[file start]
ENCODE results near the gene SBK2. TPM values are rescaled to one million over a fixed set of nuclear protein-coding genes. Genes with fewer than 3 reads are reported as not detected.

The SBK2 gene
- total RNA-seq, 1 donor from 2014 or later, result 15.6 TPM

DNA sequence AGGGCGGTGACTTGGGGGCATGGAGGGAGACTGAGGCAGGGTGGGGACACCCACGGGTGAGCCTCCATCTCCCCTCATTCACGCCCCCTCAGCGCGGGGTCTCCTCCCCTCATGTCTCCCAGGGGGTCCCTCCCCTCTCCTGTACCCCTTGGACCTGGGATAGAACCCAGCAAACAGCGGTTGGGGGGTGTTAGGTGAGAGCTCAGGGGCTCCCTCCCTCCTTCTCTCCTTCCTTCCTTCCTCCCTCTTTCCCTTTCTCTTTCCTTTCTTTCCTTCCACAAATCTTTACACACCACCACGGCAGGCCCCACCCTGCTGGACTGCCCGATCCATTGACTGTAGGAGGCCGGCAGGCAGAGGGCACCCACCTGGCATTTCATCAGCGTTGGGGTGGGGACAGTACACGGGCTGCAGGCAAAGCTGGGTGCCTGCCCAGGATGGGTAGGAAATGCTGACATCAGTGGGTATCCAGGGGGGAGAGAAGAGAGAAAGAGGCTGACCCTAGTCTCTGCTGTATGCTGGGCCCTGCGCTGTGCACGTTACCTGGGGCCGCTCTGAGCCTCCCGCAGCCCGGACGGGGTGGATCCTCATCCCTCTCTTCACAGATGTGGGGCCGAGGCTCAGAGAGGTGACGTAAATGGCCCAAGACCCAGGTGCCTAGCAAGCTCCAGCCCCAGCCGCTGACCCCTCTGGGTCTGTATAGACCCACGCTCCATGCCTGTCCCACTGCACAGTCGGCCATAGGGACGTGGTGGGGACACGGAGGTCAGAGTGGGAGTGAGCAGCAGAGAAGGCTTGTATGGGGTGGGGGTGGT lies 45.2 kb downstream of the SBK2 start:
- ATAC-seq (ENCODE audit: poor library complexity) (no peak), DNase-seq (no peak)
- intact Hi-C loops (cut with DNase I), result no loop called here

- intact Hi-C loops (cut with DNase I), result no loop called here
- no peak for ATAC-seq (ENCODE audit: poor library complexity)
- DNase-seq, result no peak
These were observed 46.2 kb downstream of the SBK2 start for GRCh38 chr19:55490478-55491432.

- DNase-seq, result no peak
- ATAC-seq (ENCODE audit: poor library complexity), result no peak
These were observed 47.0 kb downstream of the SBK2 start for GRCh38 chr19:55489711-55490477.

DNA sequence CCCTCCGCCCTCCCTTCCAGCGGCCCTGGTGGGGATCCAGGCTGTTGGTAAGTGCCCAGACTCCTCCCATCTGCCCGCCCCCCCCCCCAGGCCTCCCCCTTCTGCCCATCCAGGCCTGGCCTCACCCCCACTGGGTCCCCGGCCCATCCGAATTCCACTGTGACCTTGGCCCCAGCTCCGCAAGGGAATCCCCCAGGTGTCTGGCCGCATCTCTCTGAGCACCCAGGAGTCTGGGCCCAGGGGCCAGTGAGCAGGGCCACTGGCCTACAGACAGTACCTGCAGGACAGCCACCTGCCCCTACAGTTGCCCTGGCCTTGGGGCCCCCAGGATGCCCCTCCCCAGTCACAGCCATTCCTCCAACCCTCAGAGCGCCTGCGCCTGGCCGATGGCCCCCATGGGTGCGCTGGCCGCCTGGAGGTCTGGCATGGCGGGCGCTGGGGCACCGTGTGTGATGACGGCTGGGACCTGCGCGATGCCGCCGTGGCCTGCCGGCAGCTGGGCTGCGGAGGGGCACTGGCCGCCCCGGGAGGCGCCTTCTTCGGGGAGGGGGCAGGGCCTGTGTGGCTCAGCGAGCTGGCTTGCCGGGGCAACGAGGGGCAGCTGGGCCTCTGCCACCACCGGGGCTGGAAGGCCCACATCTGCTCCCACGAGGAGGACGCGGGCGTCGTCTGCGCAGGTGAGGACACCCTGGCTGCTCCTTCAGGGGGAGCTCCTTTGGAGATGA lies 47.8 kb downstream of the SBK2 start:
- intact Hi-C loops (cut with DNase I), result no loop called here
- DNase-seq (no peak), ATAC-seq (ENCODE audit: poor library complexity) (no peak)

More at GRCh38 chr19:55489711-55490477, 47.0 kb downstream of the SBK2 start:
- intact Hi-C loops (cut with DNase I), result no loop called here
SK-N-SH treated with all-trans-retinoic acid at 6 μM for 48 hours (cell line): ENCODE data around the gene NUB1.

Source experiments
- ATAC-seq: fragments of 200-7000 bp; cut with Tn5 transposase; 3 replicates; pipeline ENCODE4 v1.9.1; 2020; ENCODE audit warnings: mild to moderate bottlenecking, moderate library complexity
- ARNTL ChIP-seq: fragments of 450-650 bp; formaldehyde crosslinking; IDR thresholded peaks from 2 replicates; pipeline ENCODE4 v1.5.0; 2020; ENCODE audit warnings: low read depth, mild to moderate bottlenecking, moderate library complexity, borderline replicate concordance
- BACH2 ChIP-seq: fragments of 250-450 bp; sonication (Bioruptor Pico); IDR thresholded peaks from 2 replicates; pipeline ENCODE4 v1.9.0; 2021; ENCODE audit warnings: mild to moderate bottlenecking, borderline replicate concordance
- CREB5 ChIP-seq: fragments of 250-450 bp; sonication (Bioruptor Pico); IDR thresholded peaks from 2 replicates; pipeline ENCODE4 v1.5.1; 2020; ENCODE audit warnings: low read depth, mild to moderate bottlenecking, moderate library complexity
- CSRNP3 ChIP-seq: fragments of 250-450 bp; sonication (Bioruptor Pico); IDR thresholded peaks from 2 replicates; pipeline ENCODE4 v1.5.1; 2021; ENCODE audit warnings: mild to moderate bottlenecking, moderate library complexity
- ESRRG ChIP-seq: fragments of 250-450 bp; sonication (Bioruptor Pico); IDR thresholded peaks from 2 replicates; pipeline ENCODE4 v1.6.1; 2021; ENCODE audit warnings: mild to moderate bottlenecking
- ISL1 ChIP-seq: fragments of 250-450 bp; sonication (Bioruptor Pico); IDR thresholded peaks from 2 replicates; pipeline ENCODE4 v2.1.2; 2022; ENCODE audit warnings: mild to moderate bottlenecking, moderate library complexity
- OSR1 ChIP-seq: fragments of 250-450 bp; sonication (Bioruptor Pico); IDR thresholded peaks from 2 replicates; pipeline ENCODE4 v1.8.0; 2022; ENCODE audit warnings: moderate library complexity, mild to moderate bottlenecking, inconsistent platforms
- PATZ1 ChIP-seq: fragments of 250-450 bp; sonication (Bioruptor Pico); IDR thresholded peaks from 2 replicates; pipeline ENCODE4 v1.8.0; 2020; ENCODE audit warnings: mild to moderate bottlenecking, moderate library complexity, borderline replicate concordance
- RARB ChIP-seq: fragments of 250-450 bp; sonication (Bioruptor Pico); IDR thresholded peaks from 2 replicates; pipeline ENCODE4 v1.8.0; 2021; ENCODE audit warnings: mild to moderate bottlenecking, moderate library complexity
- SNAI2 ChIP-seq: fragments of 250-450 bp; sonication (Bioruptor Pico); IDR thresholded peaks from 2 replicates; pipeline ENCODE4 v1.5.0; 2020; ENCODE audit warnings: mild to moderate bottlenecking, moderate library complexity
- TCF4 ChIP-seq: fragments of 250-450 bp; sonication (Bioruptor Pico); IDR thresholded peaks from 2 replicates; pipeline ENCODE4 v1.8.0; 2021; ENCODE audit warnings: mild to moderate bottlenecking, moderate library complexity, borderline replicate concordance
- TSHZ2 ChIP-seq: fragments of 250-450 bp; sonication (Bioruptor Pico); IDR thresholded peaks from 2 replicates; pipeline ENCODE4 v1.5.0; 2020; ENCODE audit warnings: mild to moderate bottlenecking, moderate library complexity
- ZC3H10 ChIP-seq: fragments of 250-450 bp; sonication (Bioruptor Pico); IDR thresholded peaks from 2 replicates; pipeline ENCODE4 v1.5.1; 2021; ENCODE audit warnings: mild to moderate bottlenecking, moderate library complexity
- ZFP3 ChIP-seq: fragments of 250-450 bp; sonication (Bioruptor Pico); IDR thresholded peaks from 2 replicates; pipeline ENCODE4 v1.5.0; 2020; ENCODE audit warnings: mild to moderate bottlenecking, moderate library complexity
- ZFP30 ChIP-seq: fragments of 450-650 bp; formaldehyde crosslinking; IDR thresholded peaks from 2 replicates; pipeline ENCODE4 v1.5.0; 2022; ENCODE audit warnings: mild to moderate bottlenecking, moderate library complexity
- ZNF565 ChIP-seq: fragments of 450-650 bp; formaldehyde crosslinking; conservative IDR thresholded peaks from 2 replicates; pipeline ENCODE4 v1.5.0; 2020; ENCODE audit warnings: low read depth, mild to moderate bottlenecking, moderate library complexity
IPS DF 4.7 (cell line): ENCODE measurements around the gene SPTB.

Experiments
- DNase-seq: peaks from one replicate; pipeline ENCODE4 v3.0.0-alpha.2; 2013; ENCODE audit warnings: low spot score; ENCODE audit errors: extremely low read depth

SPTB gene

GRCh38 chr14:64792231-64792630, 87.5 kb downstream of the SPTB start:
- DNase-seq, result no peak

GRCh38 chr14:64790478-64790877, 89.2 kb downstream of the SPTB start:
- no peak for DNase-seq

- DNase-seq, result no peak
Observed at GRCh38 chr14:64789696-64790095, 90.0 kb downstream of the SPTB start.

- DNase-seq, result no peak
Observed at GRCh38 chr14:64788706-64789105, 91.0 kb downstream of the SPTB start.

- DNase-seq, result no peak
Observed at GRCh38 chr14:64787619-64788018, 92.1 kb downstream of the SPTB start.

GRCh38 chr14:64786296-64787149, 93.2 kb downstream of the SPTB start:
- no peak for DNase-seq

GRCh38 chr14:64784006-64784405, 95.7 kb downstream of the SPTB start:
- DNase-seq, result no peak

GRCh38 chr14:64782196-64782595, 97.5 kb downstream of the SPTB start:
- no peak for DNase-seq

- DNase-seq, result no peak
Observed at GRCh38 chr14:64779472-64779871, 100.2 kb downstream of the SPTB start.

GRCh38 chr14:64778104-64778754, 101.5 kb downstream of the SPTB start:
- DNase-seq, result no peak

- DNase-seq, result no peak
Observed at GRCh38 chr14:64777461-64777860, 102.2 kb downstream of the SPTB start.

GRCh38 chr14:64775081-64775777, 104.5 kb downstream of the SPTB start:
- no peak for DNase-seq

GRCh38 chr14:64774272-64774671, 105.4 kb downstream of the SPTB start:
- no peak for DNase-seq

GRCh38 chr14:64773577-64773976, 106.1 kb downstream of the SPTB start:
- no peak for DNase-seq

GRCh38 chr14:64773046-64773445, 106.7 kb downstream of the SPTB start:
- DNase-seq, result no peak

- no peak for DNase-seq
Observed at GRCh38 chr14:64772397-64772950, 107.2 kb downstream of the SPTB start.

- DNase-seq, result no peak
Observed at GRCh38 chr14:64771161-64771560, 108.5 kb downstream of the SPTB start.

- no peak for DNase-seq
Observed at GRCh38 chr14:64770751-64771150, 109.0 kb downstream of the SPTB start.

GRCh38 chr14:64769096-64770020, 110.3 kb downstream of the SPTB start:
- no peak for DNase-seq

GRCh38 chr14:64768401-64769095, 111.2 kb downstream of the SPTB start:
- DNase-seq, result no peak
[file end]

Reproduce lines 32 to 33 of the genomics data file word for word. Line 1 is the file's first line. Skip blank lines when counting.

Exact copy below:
- TCF4 ChIP-seq: fragments of 250-450 bp; sonication (Bioruptor Pico); IDR thresholded peaks from 2 replicates; pipeline ENCODE4 v1.8.0; 2021; ENCODE audit warnings: mild to moderate bottlenecking, moderate library complexity, borderline replicate concordance
- TSHZ2 ChIP-seq: fragments of 250-450 bp; sonication (Bioruptor Pico); IDR thresholded peaks from 2 replicates; pipeline ENCODE4 v1.5.0; 2020; ENCODE audit warnings: mild to moderate bottlenecking, moderate library complexity